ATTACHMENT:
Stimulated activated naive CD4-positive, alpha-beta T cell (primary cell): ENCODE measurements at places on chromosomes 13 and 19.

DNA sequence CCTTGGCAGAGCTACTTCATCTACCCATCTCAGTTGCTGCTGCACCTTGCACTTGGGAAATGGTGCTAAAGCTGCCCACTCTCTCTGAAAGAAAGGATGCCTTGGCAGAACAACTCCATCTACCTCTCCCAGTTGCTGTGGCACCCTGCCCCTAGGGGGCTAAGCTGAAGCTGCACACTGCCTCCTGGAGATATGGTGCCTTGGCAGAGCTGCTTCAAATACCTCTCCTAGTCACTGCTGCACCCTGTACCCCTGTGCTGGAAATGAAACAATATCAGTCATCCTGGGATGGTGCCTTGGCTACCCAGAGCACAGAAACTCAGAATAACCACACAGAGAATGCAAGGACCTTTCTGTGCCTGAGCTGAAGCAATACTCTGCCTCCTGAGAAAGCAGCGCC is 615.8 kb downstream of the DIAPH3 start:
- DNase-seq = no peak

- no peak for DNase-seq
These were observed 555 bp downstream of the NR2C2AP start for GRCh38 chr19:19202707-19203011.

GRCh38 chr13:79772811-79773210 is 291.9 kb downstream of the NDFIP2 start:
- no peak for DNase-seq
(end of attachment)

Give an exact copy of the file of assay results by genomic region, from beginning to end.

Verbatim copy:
Stimulated activated naive CD4-positive, alpha-beta T cell (primary cell): ENCODE measurements at places on chromosomes 13 and 19.

DNA sequence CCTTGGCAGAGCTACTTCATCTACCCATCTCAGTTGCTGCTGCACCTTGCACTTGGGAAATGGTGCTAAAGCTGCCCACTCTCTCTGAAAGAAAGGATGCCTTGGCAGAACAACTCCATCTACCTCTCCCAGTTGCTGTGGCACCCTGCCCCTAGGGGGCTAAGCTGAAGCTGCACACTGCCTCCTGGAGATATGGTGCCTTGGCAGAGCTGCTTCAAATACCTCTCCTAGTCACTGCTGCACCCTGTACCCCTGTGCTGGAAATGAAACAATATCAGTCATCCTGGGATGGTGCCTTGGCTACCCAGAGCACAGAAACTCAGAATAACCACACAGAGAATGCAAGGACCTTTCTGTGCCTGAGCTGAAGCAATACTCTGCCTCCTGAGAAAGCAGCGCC is 615.8 kb downstream of the DIAPH3 start:
- DNase-seq = no peak

- no peak for DNase-seq
These were observed 555 bp downstream of the NR2C2AP start for GRCh38 chr19:19202707-19203011.

GRCh38 chr13:79772811-79773210 is 291.9 kb downstream of the NDFIP2 start:
- no peak for DNase-seq